Home on Piles

Originally Posted By: lungar
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Hi fellow inspectors;

How would you handle this???

Home is next to some wetlands off of the great south bay on Long Island.

The home could not be built unless piles were driven and home built on piles at ground level according to buyer. In turn I told the buyer that he would have to get a separate insp on piles since I am not a PE. Is there anything else that I should do??? Also the home is about 15-18 years

old. Greg Bell from Fla. have you ever come across this???

Regards Len

Originally Posted By: ekartal
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Hi Leonard,

Is there any reason to suspect that the piles are not properly supporting the home? If not, a PE evaluation may not have been necessary. These can be very expensive evaluations. But you are near the wetlands…so that’s a tough call and probably a good one too.

Erol Kartal

Originally Posted By: jonofrey
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If there is a local municipality or AHJ, they will have information on their current and possibly historical requirements for pilings and foundations such as how deep the pilings need to be set in the ground and the minimum thickness of the pilings and the minimum height that the structure can start on the pilings. If they don’t have any information or there is no AHJ, check the pilings for their condition. Pilings have a tendency to rot below grade so do a little probing below grade to make sure they are not rotten below grade. Tap on the pilings with a hammer or other hard object to determine any significant difference in sound indicating hollowness. Check how far they are spaced. Check how the beams are attached to the pilings and their size in relation to their spans. If no AHJ it becomes a matter of common sense and careful inspection of the current condition of the pilings. call out what you see. I would bet that 15 years ago there was little or no concern for the way the pilings were installed. If the owner does any remodeling (depending on the AHJ) an older piling foundation may be rquired to be completely redone. Be careful and do your homework on this one.

Inspection Nirvana!

We're NACHI. Get over it.

Originally Posted By: mkober
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John was pretty much on the money, but I'd like to add a few things. Having inspected many hundreds of pile-supported structures in several states in the last 35 years, I have a deep respect for the abilities of a properly-constructed pile foundation. Service lives exceeding 60 years are not unusual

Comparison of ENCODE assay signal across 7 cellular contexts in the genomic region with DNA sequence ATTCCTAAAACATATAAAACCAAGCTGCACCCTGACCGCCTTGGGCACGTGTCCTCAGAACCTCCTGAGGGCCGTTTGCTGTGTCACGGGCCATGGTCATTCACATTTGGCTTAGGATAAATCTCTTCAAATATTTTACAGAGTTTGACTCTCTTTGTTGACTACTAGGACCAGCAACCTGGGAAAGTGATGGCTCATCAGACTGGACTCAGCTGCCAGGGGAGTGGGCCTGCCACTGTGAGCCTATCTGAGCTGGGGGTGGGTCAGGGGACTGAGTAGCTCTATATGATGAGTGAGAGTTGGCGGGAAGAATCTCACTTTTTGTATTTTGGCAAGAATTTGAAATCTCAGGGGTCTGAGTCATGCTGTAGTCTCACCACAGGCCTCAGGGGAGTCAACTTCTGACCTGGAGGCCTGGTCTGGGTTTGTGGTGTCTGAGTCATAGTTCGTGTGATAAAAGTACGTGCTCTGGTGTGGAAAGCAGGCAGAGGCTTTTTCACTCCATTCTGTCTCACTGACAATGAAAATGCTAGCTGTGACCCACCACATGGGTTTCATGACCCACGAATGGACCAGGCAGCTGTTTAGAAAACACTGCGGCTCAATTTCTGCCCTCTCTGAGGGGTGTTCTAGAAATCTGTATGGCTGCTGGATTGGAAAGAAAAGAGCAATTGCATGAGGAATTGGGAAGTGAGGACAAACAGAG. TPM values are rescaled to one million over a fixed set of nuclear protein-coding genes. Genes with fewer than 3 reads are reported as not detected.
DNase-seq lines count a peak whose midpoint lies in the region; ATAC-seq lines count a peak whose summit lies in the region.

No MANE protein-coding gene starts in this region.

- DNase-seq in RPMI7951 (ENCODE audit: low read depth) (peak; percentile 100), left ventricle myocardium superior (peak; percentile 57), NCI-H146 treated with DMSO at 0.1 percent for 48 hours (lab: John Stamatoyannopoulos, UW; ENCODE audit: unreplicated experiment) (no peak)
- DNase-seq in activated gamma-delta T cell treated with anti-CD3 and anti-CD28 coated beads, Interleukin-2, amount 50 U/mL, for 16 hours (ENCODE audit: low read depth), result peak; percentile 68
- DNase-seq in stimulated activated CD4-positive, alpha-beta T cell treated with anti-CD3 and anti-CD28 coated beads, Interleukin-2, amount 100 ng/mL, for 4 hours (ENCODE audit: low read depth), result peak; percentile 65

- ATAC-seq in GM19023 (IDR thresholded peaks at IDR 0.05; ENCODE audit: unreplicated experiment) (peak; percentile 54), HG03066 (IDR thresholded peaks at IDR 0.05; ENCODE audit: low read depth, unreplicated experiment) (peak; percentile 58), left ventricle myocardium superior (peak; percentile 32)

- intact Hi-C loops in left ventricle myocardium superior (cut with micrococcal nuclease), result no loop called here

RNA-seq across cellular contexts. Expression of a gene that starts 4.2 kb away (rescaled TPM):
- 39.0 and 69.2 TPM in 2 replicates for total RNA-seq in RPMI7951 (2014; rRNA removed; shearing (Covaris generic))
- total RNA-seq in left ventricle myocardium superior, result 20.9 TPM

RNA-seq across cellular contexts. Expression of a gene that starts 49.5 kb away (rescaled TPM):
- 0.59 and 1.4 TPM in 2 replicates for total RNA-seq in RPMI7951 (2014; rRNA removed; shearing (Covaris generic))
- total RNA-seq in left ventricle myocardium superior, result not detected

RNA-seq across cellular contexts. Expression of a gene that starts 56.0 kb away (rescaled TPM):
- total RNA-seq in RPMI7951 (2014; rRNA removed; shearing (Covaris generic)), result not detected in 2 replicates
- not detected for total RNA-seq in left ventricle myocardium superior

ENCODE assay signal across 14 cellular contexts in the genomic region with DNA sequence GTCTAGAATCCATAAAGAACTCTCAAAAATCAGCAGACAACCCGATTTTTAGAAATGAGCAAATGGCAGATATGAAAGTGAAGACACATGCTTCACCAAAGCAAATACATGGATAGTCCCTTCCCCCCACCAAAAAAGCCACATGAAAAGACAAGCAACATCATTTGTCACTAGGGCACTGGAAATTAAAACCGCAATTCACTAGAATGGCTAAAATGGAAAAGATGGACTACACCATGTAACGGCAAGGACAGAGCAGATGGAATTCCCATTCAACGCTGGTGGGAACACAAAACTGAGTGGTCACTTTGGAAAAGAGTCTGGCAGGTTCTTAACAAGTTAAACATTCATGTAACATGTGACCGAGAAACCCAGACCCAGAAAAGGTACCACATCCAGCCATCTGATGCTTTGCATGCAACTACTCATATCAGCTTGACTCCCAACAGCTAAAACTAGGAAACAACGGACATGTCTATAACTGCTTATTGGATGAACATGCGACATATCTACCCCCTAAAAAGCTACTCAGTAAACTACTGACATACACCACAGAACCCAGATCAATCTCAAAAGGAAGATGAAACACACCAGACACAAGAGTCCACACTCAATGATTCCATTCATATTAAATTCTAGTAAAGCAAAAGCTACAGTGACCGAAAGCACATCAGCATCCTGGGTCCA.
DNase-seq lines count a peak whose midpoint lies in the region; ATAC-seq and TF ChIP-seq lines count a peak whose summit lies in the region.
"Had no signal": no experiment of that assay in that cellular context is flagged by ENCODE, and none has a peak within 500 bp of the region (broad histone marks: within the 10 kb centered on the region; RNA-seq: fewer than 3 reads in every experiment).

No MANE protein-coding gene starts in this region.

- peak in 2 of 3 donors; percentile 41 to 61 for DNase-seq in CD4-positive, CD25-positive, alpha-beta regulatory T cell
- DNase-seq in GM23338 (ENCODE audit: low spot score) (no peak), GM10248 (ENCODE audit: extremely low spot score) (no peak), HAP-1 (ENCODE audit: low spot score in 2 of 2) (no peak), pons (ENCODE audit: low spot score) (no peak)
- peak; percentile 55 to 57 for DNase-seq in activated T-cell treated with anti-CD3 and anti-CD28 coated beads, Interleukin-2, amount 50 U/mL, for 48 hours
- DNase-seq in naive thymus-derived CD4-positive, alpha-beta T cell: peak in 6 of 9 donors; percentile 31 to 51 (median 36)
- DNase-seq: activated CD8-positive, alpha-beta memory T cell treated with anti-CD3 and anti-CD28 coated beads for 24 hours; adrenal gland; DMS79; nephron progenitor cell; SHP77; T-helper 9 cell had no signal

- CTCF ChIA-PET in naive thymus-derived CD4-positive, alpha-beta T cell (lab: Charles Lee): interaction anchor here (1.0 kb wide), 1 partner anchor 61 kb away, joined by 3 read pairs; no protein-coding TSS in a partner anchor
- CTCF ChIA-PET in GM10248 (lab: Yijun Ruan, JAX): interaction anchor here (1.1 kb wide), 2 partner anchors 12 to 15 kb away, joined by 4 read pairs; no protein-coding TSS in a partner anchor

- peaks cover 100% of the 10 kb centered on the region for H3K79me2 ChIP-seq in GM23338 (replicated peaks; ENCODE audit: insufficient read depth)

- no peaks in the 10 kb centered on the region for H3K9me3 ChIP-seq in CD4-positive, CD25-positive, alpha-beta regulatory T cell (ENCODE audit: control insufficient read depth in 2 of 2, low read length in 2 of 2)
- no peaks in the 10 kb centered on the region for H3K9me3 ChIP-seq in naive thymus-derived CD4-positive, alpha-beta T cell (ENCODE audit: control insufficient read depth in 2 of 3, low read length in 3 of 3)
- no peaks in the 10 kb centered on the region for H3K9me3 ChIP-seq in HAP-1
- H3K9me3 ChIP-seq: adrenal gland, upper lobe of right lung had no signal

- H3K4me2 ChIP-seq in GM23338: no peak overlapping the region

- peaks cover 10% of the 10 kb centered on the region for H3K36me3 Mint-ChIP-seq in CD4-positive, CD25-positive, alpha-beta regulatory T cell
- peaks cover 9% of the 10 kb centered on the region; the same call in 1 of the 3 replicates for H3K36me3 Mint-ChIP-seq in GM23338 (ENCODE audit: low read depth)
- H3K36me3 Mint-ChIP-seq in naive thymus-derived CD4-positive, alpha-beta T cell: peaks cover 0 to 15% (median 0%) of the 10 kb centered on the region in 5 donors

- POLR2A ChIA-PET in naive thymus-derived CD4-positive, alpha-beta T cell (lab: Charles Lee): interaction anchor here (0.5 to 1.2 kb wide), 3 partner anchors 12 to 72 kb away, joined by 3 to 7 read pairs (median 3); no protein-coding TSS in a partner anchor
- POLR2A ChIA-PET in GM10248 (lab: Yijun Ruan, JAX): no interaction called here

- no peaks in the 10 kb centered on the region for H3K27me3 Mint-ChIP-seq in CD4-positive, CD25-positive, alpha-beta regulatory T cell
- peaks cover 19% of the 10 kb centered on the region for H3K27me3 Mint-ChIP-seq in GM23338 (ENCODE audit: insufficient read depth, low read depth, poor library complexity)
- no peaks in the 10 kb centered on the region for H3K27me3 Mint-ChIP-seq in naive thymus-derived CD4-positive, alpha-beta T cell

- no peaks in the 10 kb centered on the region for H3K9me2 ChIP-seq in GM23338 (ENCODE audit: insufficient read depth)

1. You didn't mention if the piles are treated or not. Effective treatment (usually creosote, or possibly pentachlorophenol or chromated copper arsenate, among others) will add considerably to the service life. If CCA, attachment hardware deterioration can be an issue.
2. If pile-driving records are available, they should show the tip elevations and bearing capacity, and possibly some drilling logs. All should be evaluated by a competent authority. If records are not available, you would do well to defer the client to a P.E. for further evaluation. Probably wouldn't be a bad idea anyway, just to CYA.
3. Robert O'Connor (NACHI member and P.E.) is somewhere in your area; he'll no doubt have some thoughts on this issue.
4. I inspected a home on a partial-pile foundation east of Albuquerque about 20 years ago--had some serious problems related to the foundation, among other things.

Michael J. Kober, P.E. and H.I.

"NACHI Member and Proud Of It!"

Originally Posted By: Blaine Wiley
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And for what it’s worth, I’ll add:

The keys here (islands to northerners ![icon_lol.gif](upload://zEgbBCXRskkCTwEux7Bi20ZySza.gif) ) are full of piling foundation homes. They are pretty simple, actually. For the HI, you can't see anything below grade, just like in any other home you do. Look for signs of failure or movement, especially in the area of each piling. Look for beam warping, loose or broken strapping or bolts, fasteners as a previous post said. If you find doors not closing properly, windows out of level or plumb, or especially dips or waves in the ridge line, there could be issues. Support beams in this style house are often not allowed to be cut or notched (not allowed here at all) so check with your local AHJ and see.

Take your time and be careful.

Originally Posted By: jpope
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Silly me. My first thought was that the piles were concrete (that’s how they do it here on the hillsides). I couldn’t figure what all the fuss was about.

A home on stilts? I can see where there might be some concern.

Jeff Pope
JPI Home Inspection Service
"At JPI, we'll help you look better"
(661) 212-0738

Originally Posted By: lungar
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Thank’s Everyone;

It’s great to have fellow inspectors give there thoughts and advice on subjects of importance to a good inspection. Thanks again.

Regards Len